N2 - Background and Purpose Homocysteine is an intermediate product formed during the metabolism of methionine, and is increased in cells with folate deficiency. Patients with hyperhomocysteinemia tend to develop cardiovascular disease. Here, we have examined the molecular mechanisms underlying the anti-proliferative and anti-migratory effects of folate on homocysteine- challenged rat aortic smooth muscle cells (RASMCs). Experimental Approach Cultures of RASMC were challenged with homocysteine and then incubated with folate added. Changes in p21/p27, AKT and RhoA were followed by RT-PCR, Western blotting and immunocytochemistry. Transfection and anti-sense techniques were also used. Cell viability, growth and migration were measured. Key Results Folate up-regulated p21/p27 through a Src/ERK-dependent mechanism that accounted for its anti-proliferative effects on RASMC. Folate protected RASMC from the effects of homocysteine by reducing AKT1, focal adhesion kinase (FAK), paxillin, and p190RhoGAP activation/phosphorylation, along with cytosolic levels of p21 and p27, and increasing RhoA activation. Overexpression of AKT1, but not of AKT2, induced p21/p27 phosphorylation and increased cytosolic p21/p27 levels, as did homocysteine treatment. By contrast, and similarly to folate treatment, transfection with dominant negative (DN) AKT1 counteracted these effects. Additionally, AKT was shown to be an upstream target of FAK activation. In RASMC overexpressing constitutively active RhoA, activation of RhoA mediated the anti-migratory effects of folate. Addition of Y27632 (a RhoA inhibitor) and DNRhoA counteracted the anti-migratory effects, confirming RhoA involvement. Conclusion and implications Folate was anti-proliferative and anti-migratory in homocysteine-challenged RASMC. Mechanisms underlying folate-mediated protection against the proatherosclerotic effects of homocysteine have been delineated.

AB - Background and Purpose Homocysteine is an intermediate product formed during the metabolism of methionine, and is increased in cells with folate deficiency. Patients with hyperhomocysteinemia tend to develop cardiovascular disease. Here, we have examined the molecular mechanisms underlying the anti-proliferative and anti-migratory effects of folate on homocysteine- challenged rat aortic smooth muscle cells (RASMCs). Experimental Approach Cultures of RASMC were challenged with homocysteine and then incubated with folate added. Changes in p21/p27, AKT and RhoA were followed by RT-PCR, Western blotting and immunocytochemistry. Transfection and anti-sense techniques were also used. Cell viability, growth and migration were measured. Key Results Folate up-regulated p21/p27 through a Src/ERK-dependent mechanism that accounted for its anti-proliferative effects on RASMC. Folate protected RASMC from the effects of homocysteine by reducing AKT1, focal adhesion kinase (FAK), paxillin, and p190RhoGAP activation/phosphorylation, along with cytosolic levels of p21 and p27, and increasing RhoA activation. Overexpression of AKT1, but not of AKT2, induced p21/p27 phosphorylation and increased cytosolic p21/p27 levels, as did homocysteine treatment. By contrast, and similarly to folate treatment, transfection with dominant negative (DN) AKT1 counteracted these effects. Additionally, AKT was shown to be an upstream target of FAK activation. In RASMC overexpressing constitutively active RhoA, activation of RhoA mediated the anti-migratory effects of folate. Addition of Y27632 (a RhoA inhibitor) and DNRhoA counteracted the anti-migratory effects, confirming RhoA involvement. Conclusion and implications Folate was anti-proliferative and anti-migratory in homocysteine-challenged RASMC. Mechanisms underlying folate-mediated protection against the proatherosclerotic effects of homocysteine have been delineated.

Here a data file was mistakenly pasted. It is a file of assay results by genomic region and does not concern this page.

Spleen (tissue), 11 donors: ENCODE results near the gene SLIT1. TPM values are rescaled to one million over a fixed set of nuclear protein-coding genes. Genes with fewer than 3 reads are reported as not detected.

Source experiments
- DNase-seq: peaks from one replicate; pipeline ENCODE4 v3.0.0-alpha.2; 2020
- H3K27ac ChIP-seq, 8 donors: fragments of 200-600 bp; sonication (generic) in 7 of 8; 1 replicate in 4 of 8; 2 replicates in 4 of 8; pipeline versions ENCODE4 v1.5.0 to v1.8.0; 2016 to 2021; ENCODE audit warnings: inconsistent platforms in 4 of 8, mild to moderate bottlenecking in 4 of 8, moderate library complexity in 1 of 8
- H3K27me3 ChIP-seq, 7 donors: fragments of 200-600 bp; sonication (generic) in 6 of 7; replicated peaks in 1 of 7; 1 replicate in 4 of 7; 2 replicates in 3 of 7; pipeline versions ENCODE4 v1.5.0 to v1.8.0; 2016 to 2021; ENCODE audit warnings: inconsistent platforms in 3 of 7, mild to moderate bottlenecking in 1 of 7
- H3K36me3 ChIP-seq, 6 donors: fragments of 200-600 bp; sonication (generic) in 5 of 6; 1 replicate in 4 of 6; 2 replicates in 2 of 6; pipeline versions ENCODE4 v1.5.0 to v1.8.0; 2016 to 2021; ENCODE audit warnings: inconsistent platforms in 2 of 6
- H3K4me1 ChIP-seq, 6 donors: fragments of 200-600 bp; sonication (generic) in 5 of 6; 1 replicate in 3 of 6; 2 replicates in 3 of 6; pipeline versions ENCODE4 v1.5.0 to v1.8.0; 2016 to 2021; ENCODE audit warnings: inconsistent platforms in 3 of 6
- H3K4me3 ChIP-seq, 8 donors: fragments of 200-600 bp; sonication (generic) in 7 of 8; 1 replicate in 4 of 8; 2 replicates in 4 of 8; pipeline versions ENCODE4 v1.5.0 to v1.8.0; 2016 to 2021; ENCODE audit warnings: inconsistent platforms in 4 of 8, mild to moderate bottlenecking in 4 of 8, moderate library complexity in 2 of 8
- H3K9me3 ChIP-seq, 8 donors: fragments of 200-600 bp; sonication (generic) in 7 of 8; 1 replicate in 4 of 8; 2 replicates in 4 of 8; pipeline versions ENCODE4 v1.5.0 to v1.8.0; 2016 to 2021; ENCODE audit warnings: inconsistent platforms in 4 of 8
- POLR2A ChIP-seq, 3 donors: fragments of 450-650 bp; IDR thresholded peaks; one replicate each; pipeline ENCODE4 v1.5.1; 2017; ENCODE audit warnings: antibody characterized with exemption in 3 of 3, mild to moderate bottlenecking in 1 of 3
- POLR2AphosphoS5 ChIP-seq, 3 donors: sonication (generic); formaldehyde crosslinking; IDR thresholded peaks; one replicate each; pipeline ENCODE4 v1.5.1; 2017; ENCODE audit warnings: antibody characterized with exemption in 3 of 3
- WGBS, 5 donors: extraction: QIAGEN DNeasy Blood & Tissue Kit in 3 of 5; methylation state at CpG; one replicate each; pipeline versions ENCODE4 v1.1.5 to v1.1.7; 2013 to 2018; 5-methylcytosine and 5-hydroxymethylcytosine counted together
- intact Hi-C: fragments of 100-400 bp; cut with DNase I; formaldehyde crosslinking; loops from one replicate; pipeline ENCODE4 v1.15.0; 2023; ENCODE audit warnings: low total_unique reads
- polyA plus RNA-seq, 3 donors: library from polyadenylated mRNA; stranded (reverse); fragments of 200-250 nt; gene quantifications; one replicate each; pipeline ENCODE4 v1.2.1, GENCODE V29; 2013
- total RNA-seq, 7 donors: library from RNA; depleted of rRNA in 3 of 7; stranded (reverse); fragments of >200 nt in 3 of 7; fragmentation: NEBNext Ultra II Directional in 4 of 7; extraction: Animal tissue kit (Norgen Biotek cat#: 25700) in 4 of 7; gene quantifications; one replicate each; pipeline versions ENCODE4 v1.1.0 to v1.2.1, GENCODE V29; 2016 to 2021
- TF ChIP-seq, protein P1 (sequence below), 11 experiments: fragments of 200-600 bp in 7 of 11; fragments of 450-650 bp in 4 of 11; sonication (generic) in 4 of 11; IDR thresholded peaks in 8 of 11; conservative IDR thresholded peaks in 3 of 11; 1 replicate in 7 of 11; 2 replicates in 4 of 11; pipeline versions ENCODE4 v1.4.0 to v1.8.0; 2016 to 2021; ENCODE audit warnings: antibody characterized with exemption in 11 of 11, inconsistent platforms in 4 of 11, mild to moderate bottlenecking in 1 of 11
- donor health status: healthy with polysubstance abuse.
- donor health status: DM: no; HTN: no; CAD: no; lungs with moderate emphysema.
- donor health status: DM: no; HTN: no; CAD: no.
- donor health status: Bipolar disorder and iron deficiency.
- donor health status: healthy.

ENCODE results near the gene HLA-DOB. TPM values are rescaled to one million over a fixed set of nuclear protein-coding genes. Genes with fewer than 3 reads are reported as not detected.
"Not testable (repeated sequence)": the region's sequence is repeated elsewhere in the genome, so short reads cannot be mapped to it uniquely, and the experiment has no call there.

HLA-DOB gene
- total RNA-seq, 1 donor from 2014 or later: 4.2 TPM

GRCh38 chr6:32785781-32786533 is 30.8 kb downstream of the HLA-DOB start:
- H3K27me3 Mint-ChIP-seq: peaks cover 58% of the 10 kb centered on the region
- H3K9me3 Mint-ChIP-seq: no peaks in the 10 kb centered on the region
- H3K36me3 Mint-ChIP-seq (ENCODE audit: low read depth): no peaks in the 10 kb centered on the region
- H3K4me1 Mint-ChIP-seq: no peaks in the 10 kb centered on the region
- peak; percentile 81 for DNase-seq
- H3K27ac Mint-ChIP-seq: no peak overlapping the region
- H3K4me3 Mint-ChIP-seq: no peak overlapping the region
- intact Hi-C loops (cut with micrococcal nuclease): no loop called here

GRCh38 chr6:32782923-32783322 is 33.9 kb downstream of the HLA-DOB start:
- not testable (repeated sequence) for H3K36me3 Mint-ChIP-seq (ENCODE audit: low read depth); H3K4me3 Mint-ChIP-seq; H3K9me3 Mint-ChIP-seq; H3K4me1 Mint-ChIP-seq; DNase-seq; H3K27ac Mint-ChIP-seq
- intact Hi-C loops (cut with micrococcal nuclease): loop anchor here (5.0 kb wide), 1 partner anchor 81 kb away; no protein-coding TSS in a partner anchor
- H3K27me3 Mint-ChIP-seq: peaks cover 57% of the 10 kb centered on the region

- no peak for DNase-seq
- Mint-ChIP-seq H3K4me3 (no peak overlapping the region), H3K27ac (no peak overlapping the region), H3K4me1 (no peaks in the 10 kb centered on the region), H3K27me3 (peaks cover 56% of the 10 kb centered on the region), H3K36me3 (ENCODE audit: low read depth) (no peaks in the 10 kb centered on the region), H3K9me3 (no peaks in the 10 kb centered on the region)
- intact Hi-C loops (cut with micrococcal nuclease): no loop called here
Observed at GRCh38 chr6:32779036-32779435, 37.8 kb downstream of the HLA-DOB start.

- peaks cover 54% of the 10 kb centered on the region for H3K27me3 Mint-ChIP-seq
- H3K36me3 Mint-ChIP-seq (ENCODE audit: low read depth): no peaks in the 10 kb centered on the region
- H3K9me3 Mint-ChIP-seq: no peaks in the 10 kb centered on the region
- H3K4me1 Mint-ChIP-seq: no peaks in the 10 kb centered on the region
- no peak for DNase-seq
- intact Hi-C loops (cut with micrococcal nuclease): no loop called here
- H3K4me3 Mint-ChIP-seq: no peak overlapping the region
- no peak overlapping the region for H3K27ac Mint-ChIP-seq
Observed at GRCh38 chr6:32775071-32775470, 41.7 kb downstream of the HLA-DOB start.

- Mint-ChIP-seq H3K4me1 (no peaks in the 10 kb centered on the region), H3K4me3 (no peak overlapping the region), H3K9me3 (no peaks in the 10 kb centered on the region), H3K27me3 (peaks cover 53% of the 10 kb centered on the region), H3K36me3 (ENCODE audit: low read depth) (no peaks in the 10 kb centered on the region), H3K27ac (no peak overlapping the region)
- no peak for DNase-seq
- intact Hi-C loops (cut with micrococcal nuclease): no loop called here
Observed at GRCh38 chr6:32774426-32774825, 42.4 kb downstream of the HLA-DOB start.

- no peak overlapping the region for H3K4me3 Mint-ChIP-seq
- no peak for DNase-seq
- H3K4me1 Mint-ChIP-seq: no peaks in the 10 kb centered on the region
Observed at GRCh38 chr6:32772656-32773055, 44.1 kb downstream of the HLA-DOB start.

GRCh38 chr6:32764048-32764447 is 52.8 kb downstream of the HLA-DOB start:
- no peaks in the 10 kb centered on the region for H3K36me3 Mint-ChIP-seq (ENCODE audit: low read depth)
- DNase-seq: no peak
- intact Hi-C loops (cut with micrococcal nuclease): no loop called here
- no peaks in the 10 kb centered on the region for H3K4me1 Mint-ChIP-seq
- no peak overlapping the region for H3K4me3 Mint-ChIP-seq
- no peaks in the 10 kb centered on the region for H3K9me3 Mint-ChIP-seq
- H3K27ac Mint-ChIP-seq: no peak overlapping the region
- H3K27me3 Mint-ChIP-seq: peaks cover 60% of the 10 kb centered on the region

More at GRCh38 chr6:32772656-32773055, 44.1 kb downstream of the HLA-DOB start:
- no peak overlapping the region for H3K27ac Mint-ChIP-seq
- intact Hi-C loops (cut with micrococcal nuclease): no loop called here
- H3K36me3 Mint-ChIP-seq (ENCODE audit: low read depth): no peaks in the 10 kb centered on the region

KW - AKT

KW - cell migration

KW - folate

KW - homocysteine

KW - p190RhoGAP

KW - p21/cip1

KW - p27/kip1

KW - RhoA